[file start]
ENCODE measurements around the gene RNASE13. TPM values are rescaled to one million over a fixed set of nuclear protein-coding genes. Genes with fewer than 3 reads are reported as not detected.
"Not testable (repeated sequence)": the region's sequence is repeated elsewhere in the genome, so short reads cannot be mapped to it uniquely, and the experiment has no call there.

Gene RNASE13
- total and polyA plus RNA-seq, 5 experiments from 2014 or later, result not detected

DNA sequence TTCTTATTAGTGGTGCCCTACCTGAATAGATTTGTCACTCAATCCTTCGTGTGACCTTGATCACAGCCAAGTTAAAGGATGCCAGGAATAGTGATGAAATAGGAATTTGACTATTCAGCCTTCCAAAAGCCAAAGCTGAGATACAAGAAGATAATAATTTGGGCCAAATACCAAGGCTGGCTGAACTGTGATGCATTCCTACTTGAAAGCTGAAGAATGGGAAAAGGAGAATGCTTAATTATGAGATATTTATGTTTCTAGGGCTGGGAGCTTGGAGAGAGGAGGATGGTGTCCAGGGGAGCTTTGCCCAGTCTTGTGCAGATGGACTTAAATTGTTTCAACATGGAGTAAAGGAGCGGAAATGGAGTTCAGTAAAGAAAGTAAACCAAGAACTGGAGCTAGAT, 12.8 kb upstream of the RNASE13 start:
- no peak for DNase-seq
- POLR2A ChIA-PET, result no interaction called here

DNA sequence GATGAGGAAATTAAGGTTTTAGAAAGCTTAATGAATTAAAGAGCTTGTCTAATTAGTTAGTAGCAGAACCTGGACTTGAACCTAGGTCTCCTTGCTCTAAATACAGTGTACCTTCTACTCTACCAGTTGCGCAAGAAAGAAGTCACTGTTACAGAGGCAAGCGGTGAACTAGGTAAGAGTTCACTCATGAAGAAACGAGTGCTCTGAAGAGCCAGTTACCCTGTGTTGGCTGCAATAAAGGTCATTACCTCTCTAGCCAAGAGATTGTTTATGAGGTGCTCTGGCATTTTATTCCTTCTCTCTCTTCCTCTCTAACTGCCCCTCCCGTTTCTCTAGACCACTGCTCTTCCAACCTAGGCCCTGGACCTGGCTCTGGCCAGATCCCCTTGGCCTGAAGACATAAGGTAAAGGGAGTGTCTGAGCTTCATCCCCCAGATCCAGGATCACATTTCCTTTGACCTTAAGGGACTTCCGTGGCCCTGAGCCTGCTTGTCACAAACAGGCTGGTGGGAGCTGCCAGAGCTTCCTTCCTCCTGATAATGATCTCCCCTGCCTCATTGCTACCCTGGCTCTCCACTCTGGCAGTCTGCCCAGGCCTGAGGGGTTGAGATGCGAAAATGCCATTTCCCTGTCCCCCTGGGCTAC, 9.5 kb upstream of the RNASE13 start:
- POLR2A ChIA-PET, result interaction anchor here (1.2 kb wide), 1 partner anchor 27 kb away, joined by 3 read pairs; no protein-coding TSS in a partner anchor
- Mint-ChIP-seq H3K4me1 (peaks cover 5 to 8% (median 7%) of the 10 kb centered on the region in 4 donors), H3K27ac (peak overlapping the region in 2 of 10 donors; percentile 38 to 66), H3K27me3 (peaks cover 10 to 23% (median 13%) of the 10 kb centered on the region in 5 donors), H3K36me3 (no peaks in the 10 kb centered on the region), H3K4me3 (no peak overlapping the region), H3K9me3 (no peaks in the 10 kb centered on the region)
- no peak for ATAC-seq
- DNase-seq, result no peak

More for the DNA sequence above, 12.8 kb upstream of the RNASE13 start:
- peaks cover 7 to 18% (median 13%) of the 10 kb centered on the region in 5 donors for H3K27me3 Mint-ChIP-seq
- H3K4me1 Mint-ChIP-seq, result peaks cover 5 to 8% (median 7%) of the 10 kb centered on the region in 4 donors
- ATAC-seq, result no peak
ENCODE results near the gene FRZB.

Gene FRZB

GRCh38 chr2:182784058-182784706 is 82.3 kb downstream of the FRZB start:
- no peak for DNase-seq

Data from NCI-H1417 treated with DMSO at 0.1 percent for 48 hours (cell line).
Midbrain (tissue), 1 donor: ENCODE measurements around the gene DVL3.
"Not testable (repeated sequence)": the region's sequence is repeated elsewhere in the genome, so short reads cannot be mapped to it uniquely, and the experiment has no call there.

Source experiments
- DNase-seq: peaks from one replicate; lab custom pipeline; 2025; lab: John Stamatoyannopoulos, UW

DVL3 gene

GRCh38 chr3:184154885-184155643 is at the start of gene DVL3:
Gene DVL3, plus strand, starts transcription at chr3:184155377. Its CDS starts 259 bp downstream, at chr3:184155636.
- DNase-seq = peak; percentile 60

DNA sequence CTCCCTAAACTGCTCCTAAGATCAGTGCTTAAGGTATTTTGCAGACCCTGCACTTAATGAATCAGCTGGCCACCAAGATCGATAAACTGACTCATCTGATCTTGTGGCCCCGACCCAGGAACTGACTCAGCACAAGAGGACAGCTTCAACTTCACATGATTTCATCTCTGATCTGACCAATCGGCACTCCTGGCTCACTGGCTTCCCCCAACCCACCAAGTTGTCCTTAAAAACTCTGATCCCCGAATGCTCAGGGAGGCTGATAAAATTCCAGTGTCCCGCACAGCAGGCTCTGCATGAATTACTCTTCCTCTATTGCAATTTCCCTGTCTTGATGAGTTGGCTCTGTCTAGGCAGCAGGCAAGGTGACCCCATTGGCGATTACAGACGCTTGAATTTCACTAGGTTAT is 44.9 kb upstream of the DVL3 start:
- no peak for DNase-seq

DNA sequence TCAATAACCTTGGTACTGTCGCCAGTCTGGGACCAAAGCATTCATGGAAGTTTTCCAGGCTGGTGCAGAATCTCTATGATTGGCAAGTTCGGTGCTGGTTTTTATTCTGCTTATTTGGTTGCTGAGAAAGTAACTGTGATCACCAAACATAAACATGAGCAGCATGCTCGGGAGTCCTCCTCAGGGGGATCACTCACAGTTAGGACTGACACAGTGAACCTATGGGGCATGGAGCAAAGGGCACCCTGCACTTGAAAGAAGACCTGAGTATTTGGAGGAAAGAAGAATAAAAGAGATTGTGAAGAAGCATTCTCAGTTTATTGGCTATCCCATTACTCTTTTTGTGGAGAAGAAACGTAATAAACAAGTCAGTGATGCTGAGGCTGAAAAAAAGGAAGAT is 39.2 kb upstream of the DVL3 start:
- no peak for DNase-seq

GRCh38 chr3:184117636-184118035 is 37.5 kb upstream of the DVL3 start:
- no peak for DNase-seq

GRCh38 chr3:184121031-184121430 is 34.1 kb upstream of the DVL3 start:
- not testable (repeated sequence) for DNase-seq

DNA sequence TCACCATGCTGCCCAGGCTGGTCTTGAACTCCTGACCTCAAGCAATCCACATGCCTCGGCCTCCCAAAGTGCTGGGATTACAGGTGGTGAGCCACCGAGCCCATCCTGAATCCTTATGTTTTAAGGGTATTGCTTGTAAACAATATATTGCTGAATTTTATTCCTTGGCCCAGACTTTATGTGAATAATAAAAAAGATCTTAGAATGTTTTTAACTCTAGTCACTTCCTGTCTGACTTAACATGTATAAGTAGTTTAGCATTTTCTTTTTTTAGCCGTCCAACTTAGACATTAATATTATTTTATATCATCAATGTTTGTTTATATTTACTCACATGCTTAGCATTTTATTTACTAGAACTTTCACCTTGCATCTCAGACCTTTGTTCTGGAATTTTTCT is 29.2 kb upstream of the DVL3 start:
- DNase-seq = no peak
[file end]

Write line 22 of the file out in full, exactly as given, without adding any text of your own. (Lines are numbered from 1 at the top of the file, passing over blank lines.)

Midbrain (tissue), 1 donor: ENCODE measurements around the gene DVL3.